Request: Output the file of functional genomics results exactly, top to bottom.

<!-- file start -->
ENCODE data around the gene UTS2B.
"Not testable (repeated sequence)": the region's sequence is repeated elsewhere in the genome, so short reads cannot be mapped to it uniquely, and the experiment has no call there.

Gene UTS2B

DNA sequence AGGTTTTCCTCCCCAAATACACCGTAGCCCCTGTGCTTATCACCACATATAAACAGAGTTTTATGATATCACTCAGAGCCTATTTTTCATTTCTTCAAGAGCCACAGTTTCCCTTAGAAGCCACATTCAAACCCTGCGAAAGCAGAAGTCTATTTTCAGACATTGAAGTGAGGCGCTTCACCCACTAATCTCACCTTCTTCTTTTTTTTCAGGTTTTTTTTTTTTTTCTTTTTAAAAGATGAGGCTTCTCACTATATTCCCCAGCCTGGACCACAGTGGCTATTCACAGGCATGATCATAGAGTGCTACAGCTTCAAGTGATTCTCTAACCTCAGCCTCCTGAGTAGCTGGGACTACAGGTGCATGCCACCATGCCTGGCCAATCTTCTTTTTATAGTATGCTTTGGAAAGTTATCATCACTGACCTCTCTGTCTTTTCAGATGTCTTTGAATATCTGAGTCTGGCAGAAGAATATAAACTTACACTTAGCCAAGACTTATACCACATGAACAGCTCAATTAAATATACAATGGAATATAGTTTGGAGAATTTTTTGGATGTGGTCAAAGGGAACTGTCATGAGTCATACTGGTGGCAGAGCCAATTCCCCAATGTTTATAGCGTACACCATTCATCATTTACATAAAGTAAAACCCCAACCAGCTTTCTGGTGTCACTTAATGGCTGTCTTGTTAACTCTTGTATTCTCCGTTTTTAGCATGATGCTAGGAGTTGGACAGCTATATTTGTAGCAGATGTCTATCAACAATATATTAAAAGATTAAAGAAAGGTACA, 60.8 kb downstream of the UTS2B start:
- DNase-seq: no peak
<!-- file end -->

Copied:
ENCODE data around the gene UTS2B.
"Not testable (repeated sequence)": the region's sequence is repeated elsewhere in the genome, so short reads cannot be mapped to it uniquely, and the experiment has no call there.

Gene UTS2B

DNA sequence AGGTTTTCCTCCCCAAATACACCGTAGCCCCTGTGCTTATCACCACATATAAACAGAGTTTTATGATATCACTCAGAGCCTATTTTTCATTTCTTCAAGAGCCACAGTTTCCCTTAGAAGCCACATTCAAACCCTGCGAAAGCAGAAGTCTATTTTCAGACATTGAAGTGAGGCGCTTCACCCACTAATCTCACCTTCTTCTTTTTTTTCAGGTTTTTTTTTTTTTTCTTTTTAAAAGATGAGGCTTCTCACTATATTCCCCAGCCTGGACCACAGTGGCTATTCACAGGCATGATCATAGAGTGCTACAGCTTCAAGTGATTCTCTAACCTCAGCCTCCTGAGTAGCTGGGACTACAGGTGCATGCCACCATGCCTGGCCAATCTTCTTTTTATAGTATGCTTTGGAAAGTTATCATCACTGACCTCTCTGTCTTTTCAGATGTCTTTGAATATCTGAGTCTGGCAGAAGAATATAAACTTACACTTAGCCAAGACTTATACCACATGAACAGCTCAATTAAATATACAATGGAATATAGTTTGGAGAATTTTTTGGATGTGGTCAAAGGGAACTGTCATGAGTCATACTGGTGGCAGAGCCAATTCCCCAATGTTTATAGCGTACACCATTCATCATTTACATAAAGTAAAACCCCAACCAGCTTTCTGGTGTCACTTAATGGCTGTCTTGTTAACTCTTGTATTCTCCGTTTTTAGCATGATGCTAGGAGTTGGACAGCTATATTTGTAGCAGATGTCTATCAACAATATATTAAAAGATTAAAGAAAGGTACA, 60.8 kb downstream of the UTS2B start:
- DNase-seq: no peak